Maxwell Steals the Show as England Pay Price for Batting Wobble

by on Thursday, February 8

England ran into the Big Show in Hobart, as a Glenn Maxwell hundred lifted Australia to victory in their Trans-Tasman Series T20 clash.

Maxwell, dubbed the Big Show, deserves tremendous credit for his ton, as he was given scant support, but he rode his luck with a dropped catch and a controversial DRS call, and England were their own worst enemies with the bat.

Whether it be 50 overs or 20 overs, Eoin Morgan’s England adopt a death-or-glory approach. With so many gun batsmen in the side, the policy is to go hard from ball one and if wickets fall, go hard again. It is an approach that when effective puts them above all other sides in world cricket, but it can backfire and could hamper them at the big tournaments that are on the horizon.

England were the best side in last year’s ICC Champions Trophy, with their firebrand blend of cricket leaving opposition teams in tatters. They beat Bangladesh, New Zealand and Australia in the group stage, but their batsmen faltered badly in the semi-finals and were eliminated by Pakistan.

It appears Morgan’s side will continue with their cavalier approach, but it undid them in their first match of the Tri-Series.

After being sent in to bat, England were well placed at 60 for 1 and then 93 for 2, but a flurry of wickets set them back. Instead of a short period of consolidation, England kept pressing for boundaries and they were eventually restricted to 155 for 9 – a target that looked well below par.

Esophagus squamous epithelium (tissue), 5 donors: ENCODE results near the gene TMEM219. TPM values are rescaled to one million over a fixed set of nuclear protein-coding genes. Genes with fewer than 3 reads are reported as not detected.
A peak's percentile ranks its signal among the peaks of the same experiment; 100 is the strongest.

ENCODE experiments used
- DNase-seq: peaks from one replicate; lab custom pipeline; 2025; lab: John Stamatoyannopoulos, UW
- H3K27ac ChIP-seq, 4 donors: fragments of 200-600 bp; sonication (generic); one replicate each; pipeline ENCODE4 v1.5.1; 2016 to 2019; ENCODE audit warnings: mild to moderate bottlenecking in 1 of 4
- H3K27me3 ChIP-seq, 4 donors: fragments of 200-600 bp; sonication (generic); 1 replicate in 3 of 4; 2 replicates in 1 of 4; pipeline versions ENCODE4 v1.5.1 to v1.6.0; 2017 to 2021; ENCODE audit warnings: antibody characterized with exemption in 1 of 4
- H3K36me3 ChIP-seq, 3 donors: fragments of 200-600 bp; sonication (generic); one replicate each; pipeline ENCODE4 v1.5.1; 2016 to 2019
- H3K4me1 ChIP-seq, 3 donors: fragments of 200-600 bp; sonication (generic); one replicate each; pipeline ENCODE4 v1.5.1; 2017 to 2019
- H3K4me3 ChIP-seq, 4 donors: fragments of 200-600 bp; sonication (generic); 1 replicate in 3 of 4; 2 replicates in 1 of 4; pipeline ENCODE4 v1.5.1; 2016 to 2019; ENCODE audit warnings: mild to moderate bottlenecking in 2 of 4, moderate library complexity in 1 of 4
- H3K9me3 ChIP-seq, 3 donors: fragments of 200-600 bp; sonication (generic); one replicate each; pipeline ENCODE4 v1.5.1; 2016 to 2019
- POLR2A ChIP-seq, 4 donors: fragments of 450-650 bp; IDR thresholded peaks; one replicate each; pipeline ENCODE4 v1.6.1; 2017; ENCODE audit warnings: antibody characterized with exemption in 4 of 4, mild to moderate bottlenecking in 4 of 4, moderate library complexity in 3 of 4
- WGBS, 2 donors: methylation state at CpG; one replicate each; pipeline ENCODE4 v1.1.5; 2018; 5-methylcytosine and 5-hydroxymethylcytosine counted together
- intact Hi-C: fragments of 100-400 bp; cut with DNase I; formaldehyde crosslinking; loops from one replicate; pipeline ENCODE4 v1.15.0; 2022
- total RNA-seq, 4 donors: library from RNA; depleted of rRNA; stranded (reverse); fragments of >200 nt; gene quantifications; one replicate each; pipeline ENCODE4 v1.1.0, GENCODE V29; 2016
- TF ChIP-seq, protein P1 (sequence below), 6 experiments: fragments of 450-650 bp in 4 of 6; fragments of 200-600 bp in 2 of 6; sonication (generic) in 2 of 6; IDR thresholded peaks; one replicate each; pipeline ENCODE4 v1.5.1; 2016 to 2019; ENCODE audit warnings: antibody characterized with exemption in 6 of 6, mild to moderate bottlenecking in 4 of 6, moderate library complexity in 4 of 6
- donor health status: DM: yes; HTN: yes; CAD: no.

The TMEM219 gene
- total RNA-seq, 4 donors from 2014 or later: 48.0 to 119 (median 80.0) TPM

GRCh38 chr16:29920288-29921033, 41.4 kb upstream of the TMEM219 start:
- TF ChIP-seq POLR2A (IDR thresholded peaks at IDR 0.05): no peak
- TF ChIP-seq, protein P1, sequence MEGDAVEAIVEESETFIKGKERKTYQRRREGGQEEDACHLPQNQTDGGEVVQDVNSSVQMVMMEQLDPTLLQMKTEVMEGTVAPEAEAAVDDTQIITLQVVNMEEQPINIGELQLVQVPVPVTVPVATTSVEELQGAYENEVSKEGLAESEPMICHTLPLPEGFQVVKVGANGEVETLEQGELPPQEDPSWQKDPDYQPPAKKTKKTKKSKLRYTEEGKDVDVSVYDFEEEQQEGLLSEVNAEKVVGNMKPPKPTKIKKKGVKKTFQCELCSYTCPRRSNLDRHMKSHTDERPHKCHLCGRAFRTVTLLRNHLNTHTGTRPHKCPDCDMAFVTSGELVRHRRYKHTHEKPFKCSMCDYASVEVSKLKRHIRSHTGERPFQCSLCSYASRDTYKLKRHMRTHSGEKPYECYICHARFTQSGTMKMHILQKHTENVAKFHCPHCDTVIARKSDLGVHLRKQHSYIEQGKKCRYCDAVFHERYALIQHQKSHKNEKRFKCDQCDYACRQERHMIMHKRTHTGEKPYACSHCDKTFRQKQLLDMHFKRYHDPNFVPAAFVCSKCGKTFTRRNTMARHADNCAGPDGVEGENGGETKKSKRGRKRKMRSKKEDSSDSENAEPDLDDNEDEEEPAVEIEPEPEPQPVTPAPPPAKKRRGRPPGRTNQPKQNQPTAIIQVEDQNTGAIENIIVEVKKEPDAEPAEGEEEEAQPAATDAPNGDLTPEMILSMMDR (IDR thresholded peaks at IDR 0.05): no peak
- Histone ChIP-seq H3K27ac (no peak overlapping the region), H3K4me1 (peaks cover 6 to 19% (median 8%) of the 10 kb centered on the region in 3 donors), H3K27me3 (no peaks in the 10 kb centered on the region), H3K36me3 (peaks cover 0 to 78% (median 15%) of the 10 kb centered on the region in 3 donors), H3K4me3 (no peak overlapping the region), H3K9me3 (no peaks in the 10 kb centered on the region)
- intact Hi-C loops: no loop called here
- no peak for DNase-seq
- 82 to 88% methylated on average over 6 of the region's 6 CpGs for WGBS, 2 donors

David Willey, who was guilty of a rush of blood with the bat, claimed two wickets in his opening over to raise England spirits. But Maxwell blended brutal hitting with exceptional timing to put Australia on the front foot.

But before seeing his side over the line, Maxwell was given a couple of lives. The first was entirely of England’s making, as Alex Hales spilled a routine catch at square leg. The second was down to technology, as Jason Roy appeared to claim a low catch at long off, but Maxwell stood his ground and the third umpire felt there was enough doubt to give the batsman a life.

Maxwell did not need a third chance as he steered his side home with nine balls to spare, and deservedly brought up his hundred with a six to win the match.

Australia now look well placed to reach the final, following an earlier win over New Zealand. For England, they will get a second shot at Australia on Saturday, but their chances of making the final rest on getting the better of New Zealand in two games next week.